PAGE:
Current medical science clearly has demonstrated the multi-faceted components of an Addiction Disorder: the biological, psychological (behavioral), and social disturbances that contribute to its initiation and to its progression through uncontrollable compulsions, thought disorder, and self-defeating behavior. Once the “pre-Addicted” brain is exposed to mood-alteration through substance use, the brain is “hijacked” with development and reinforcement of destructive neural circuits and chemistry. Even after the extinction of withdrawal and the “need” to use in order to “feel” normal, these altered brain circuits and their chemistry remain active for upwards of 12-24 months, oftentimes resulting and explaining failure of treatment and early relapse. With this understanding, our first priority is to “quiet” these circuits and quickly readjust brain chemistry to its normal state through use of the most up to date pharmacological protocols and therapies, thus ensuring the best chance for each patient to fully engage in the treatment process, where the “full” and “life-long” change in brain activity really occurs.
Each and every one of us has the ability to change our own thought processes and behaviors. These are all “learned” traits beginning in our earliest hours after birth, but how many of us know how to change ourselves? Addiction leads to alterations in how we think, how we behave, what pleases us, and what drives us. The behavioral aspect of treatment involves recognition of our patterns of behavior, why we do what we do, how we cope with all that we perceive and misinterpret, and how we feel about ourselves and others. Behavioral (Psychological) treatment through group interaction and individualized therapy is an exploratory learning process that attempts to correct the patient’s defective thinking, his/her self-defeating behaviors and thoughts, and his/her attempts to “hide” from how they really feel. Ultimately, this learning and corrective process leads to permanent changes in brain activity and chemistry, without the use of medications or chemicals, resulting in long-standing Recovery.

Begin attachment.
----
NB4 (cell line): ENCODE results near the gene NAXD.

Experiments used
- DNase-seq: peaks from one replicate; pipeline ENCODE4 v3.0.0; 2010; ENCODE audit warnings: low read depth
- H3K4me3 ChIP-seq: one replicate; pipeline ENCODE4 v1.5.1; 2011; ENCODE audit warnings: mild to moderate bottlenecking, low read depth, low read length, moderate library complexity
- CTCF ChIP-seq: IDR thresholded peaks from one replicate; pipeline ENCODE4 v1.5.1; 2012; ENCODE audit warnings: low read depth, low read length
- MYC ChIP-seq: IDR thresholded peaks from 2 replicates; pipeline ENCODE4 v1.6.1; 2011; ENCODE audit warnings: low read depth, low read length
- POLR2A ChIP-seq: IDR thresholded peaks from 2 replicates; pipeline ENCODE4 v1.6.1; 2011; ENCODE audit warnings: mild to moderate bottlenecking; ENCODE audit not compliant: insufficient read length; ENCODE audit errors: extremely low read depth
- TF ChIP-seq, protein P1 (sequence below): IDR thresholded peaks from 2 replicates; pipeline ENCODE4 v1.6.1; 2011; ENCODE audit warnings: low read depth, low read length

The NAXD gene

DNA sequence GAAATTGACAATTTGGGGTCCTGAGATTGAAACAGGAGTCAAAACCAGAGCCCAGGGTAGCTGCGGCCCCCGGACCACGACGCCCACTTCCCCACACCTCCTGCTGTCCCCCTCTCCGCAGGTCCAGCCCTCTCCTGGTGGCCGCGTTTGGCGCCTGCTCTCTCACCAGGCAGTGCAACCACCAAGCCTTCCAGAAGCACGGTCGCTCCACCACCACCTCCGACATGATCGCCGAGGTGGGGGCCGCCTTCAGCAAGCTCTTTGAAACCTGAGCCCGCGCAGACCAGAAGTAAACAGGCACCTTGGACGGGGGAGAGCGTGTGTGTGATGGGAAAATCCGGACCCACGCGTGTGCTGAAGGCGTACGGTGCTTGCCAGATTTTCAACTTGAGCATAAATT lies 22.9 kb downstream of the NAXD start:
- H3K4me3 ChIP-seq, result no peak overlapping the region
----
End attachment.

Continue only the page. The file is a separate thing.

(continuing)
We are a “social” species, requiring interaction with others to share our lives and feel whole. The addicted individual feels alone with limited interests in anything but his/herself and his disease. Relationships are sacrificed, family is estranged, and all real contact with the outside world is lost or ignored. The Addict just wants to be left alone and to use. Self-hatred ultimately ensues. A strong component of the treatment process involves breaking down these isolation barriers. Learning how to share emotions and experiences with others, relearning the pleasure of human contact and bondage, and of feeling “connected” to things outside of his own self are experiences emphasized in our Recovery program through community activities, 12 Step meetings, Family outings and groups, and the surroundings with others with similar struggles and experiences. Ultimately, it is recognized how we all are dependent on others to feel satisfied, successful, motivated, and self-worthy, and how we need to use others to keep us on course.
There is no “one size fits all” approach to Treatment here at 7 Summit Pathways. Each patient’s strengths and weaknesses are individually assessed from Day One, with the initial focus on Medical/Pharmacological needs, and a unique Treatment Plan devised in consultation with our entire Treatment Team. Our success and satisfaction is measured solely from watching families and loved ones reunited and new lives created.